“I am just taking all the opportunities now because I know they will be stepping stones to something better. My winning is not an end in itself. I believe it’s a springboard for something that is much better, much greater. And I don’t want to waste it,” she underscores.

Curiously, items on her to-do list do not include showbiz and politicsseriously easy pickings for someone of her stature. So many have gone that way, of coursethe lure of glitter, gold and government proving too tempting to let slip past. “I really have no intention to enter show business,” she declares. “And not to sound arrogant, but I don’t really need the publicity.”

Shamcey insists that despite a confidence in the limelight, she is a private person. “I usually talk about myself only to friends. I am comfortable talking about myself, (but) when it comes to a bigger audience, I feel that I should protect my family, my friends. There are things that should just be kept private and confidential. You don’t have to lie but you don’t have to tell everything either,” she reveals.

As for politics? “I’ve always believed that you can do something without being in politics; you can always contribute. Each one of us can do something and it doesn’t always have to be in government,” she maintains. “It’s too magulo para sa akin (chaotic for me). It’s better to help anonymously. You don’t have to be recognized. It’s like that for me. Basta alam mo sa sarili mo na nakatulong ka, okay na ‘yon (As long as you know within you that you’ve helped, then that’s enough).”

Shamcey says she knows it’s a daunting proposition because she’s heard people say that, to be effective, one has to change the system. She doesn’t want to risk being co-opted by that system. “I don’t want to put myself in that position. It’s hard,” she insists. “I am just being practical. I heard that a lot of good people couldn’t handle politics and I don’t want to be one of them.”

Although she is grateful for all the attention and good vibes sent her way, Shamcey doesn’t want to be accepted for anything less than what and how she really is. “If the people will not appreciate me being private in those terms, I would respect that,” she concedes. “If that means that I am not going to be famous anymore or be in the limelight, then I’d be willing to accept that. Everything in that world is fleeting. I am not going to do something I will regret.”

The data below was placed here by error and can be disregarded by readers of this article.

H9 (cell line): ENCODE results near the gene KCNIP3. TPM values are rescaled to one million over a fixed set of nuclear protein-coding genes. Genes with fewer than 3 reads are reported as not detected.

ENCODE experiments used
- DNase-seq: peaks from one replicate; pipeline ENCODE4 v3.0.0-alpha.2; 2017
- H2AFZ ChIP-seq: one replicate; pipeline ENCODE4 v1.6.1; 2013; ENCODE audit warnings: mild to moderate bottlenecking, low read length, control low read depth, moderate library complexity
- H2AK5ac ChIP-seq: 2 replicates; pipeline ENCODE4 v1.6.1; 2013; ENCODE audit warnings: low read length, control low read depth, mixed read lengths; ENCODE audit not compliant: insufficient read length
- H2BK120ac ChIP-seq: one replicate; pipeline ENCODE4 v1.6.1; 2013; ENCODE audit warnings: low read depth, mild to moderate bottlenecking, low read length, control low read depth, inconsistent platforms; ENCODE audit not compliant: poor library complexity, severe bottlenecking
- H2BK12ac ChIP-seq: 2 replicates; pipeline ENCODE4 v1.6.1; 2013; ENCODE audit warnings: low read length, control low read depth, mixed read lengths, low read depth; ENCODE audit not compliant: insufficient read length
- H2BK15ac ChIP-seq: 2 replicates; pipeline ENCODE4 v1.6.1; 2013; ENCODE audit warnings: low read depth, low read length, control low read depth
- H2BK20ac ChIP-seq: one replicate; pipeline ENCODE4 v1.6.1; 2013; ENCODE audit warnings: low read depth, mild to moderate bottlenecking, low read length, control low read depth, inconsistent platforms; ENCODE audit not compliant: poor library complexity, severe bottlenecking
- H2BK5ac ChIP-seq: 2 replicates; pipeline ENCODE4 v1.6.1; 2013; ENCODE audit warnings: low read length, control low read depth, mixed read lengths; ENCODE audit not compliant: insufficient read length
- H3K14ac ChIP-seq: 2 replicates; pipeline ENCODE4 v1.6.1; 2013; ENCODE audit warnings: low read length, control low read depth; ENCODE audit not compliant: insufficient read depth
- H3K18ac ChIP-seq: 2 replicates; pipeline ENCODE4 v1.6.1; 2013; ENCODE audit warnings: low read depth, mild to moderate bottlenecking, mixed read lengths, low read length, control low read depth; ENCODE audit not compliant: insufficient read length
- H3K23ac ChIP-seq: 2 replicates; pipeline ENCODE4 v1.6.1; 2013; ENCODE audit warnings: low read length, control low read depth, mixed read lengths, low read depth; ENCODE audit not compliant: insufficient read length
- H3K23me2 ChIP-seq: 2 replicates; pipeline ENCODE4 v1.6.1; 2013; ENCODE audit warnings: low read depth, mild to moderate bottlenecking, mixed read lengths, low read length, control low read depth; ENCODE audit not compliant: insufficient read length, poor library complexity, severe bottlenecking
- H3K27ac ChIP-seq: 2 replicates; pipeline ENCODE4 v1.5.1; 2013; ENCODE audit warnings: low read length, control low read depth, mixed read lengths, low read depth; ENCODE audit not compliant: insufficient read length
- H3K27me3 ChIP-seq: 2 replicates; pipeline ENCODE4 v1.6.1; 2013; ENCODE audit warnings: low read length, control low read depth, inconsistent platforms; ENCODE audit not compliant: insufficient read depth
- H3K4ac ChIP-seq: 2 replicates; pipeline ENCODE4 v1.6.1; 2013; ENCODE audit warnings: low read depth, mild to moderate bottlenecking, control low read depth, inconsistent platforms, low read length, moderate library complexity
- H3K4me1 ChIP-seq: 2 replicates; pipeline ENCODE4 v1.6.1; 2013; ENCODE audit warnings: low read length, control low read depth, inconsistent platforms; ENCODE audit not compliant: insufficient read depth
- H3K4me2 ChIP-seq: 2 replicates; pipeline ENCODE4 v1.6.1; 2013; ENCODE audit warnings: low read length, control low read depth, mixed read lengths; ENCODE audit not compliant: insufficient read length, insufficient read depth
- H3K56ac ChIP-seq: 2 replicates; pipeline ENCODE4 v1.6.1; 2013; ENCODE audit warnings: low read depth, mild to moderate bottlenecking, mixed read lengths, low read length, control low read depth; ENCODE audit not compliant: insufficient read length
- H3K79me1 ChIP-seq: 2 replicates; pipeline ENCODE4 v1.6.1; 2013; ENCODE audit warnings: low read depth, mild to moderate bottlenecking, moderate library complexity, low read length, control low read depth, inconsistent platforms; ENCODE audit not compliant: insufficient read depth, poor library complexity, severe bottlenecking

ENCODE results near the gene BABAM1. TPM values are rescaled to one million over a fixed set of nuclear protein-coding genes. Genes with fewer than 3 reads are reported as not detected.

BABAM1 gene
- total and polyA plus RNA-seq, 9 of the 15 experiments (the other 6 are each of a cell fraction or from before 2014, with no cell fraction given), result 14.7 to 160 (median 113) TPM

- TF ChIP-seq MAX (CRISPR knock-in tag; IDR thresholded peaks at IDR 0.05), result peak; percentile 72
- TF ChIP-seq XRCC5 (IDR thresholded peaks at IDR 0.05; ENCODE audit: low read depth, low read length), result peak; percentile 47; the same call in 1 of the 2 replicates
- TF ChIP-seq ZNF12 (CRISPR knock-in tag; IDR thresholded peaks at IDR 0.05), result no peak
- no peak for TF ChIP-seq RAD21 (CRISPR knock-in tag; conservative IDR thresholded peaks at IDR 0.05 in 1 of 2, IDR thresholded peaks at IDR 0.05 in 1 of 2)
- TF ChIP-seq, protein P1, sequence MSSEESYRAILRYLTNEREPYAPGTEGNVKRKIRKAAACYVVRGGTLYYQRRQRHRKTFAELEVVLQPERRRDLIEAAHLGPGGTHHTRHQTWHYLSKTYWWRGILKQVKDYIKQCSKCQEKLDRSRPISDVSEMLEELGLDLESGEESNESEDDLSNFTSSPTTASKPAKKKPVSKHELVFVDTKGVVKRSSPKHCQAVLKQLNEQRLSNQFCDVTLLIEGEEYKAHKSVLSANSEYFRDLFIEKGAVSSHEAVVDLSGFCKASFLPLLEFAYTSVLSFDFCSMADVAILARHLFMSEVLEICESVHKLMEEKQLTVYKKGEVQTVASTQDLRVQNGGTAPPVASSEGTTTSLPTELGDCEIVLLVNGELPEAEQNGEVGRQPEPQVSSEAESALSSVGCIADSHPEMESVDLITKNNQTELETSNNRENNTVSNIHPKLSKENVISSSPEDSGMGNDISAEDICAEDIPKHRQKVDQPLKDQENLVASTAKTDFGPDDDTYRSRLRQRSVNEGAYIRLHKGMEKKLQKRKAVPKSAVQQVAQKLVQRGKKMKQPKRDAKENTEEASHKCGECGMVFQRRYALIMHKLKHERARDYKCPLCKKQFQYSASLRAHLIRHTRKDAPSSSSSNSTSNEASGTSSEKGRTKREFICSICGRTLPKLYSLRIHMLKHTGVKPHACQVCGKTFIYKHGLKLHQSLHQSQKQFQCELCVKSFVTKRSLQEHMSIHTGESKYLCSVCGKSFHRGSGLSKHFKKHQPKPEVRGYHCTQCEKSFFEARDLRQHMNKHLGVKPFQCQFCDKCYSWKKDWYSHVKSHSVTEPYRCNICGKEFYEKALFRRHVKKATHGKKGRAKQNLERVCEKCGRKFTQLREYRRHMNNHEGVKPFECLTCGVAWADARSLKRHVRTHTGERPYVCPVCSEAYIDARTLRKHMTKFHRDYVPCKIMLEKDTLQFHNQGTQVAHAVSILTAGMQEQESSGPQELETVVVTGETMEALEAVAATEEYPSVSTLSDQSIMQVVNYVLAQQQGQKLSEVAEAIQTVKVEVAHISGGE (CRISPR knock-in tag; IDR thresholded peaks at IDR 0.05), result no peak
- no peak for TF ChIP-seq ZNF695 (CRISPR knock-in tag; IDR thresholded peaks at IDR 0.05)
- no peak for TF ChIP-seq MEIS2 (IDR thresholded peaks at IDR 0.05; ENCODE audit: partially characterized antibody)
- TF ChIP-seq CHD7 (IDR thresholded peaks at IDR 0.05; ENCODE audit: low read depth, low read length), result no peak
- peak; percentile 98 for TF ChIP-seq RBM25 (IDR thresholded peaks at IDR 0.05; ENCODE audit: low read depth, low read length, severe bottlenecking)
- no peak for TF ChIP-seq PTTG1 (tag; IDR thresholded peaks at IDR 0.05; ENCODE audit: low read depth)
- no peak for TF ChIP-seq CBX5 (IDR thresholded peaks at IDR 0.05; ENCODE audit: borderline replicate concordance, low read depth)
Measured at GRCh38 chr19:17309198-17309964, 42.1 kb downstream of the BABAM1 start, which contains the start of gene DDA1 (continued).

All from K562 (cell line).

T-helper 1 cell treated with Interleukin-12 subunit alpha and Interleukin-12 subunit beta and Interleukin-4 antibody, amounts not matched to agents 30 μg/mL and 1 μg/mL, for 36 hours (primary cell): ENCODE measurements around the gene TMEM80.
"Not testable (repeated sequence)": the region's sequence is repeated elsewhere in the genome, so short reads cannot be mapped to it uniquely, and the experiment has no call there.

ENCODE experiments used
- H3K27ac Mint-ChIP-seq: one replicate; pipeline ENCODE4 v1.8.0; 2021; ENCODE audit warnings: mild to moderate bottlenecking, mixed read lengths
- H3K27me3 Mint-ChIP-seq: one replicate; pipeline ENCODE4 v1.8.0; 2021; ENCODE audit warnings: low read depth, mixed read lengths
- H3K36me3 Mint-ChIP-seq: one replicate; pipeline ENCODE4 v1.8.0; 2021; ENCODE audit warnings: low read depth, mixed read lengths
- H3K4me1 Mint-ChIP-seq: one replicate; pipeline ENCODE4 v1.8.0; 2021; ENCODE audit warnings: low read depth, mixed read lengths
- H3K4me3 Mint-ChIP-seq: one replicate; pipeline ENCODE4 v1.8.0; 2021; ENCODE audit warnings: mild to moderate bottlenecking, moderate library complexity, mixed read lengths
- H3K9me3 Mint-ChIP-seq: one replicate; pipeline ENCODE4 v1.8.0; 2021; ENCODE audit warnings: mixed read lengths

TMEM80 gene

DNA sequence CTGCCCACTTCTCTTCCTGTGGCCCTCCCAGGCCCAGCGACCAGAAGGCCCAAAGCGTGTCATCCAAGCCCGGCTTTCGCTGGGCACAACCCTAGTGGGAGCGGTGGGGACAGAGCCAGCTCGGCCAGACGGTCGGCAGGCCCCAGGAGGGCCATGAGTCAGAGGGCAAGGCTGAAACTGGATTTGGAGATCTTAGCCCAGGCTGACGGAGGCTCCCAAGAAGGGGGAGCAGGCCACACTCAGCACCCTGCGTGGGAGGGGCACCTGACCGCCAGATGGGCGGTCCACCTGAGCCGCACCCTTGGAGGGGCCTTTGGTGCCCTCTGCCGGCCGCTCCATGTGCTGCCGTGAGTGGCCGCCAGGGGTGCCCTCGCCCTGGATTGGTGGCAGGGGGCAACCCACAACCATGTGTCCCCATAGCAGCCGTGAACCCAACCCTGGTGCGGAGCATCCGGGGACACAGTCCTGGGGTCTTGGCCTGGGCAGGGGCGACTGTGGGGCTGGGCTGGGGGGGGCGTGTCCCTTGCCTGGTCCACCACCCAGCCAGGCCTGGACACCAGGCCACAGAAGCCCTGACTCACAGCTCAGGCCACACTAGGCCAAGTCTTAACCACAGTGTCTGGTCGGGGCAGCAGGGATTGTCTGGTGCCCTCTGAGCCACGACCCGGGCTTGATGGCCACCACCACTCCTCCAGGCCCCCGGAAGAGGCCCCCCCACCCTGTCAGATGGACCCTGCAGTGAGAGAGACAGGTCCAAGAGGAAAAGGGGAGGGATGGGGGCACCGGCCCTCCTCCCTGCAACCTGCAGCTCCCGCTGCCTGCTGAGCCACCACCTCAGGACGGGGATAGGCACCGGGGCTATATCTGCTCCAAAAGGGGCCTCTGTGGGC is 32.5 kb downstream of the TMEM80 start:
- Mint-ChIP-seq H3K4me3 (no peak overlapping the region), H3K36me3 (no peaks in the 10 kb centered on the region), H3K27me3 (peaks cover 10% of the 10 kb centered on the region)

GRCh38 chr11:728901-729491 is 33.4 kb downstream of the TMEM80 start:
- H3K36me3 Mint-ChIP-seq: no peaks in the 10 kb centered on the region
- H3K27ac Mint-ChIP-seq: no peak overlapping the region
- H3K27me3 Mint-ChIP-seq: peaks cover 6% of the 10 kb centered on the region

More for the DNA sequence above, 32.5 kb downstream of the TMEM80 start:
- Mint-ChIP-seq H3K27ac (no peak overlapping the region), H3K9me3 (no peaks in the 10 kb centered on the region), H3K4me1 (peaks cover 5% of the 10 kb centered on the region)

Perhaps Shamcey is able to view where she is now with a sense of detachment precisely because it was never her dream all along to be a beauty queen. She views her fame as an invaluable tool for the greater good. “Ayokong masayang kung nasaan ako ngayon (I don’t want to waste my ideal position now). I hope to use it for a greater cause. My ambition for monetary gain is low, but I am greedy when it comes to gaining things that are non-monetary. If projects come in and (they’re) just for money, I would say no. But if I will be helping somebody else, I would gladly do it.”

The beauty queen realizes how naive she might come across to hold these views she has. “They would say I am young; I am idealistic. I say, why not? We need more idealistic people in this world. This world needs more visionaries. Even if they sound crazy, in the future they will be proven right. I’m that way and (even if) people sometimes find it weird, I am still who I am.”

Shamcey, at the risk of being misunderstood by the public, continues to don her true colors and keep to her road. She will not change for anyone; she will not lie to be accepted. Her dreams are not predicated on people’s adulation. What Shamcey’s truly afraid of is to lose her grounding. “I told my friends that if ever I change, please tell me.

Because that’s the worst thing that could ever happenfor this world to change me in a way that I would not want. You have to have these people who will keep you grounded and make you remember who you were before,” she says.

Clearly, the foundation for Architect Supsup is sound. Her confidence emanates from education and hard work, and has emboldened her to dream beyond what’s usual, expected. Her circle of friends has established their firm, 1237 Gridlinesimpressively, the numbers represent their placing in the board exams (first, second, third, and seventh). It’s not a fallback, either. It’s Plan A.

She says that it’s time to change the beauty queen stereotype and stigma. “If we would not start changing people’s mindsets, when will we start? So that’s why I am starting now. They say that a lot of people are already seeing that beauty pageants are not just that.”

Shamcey admits, “Before, I was also hesistant. I was telling my mom, why should I join when I am already an architect? What’s the point? And she said that maybe there’s a purpose for me to join. Maybe it’s time for people to know that it’s not all about physical beauty. That’s just a stereotype. When you get to know the girls who are joining the pageants, you would know that a lot of them are doing a lot of things. Even at Miss Universe, some of them are lawyers, masters degree holders.”

She continues, “I want to discover something, a new technology, write a book. I want to leave something behind. That’s my dream.” This architect is on a sustained upward trajectory. There are places to go. But make no mistake about it: Shamcey is unwilling to be carried to where she does not want to go. Each day brings unexpected surprises and blessings, this she knows. But though the journey may change, the destination remains the sameit is as she wants it. Shamcey is all these, and a beauty queen, too.